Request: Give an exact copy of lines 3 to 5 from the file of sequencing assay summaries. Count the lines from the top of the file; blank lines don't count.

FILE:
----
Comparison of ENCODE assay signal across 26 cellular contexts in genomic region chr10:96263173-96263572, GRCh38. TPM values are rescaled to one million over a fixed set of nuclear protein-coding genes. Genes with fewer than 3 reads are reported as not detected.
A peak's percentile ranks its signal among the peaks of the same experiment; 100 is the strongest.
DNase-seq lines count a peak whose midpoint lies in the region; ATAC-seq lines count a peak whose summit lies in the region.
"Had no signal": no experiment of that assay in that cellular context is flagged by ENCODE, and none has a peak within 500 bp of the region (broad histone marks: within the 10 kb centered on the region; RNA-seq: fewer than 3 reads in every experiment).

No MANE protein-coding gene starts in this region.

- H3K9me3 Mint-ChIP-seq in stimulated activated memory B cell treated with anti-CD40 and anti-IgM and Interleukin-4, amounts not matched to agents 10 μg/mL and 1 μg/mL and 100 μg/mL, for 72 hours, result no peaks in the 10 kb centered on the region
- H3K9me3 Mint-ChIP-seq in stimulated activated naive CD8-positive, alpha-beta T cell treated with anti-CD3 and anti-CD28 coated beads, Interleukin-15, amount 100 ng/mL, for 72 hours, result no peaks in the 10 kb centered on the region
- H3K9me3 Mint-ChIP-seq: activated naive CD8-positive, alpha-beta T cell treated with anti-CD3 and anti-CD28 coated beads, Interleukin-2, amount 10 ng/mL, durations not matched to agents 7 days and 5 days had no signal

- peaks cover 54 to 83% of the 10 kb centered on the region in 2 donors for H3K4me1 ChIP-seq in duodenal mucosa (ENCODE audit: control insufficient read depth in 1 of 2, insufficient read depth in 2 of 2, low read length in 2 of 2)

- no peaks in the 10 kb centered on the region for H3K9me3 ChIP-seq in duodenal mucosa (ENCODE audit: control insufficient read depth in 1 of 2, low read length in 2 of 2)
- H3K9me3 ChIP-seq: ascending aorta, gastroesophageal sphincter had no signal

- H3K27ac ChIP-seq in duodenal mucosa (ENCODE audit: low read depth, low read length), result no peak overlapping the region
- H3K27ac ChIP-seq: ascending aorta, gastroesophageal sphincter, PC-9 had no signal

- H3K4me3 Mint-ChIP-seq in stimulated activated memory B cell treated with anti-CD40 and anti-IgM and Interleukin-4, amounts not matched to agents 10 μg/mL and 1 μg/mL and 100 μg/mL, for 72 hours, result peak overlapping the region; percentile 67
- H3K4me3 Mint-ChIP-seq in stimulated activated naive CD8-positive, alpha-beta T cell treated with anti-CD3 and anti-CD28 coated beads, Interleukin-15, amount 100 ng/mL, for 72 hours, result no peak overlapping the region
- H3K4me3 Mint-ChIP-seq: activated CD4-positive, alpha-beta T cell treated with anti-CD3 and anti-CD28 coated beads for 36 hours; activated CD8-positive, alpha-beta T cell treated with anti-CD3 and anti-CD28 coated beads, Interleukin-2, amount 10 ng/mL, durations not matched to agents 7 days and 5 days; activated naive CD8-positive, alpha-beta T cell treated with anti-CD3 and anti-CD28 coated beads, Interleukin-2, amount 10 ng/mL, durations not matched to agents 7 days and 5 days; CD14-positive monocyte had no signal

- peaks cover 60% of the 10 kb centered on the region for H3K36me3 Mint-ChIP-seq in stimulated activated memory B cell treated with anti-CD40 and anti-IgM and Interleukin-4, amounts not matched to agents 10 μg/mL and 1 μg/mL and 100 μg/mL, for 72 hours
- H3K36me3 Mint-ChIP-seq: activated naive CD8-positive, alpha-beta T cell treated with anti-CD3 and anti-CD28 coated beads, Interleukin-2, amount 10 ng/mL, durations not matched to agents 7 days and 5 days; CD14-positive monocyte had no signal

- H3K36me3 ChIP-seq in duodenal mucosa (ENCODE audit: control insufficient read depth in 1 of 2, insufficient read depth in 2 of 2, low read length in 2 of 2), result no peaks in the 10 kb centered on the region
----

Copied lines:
DNase-seq lines count a peak whose midpoint lies in the region; ATAC-seq lines count a peak whose summit lies in the region.
"Had no signal": no experiment of that assay in that cellular context is flagged by ENCODE, and none has a peak within 500 bp of the region (broad histone marks: within the 10 kb centered on the region; RNA-seq: fewer than 3 reads in every experiment).

No MANE protein-coding gene starts in this region.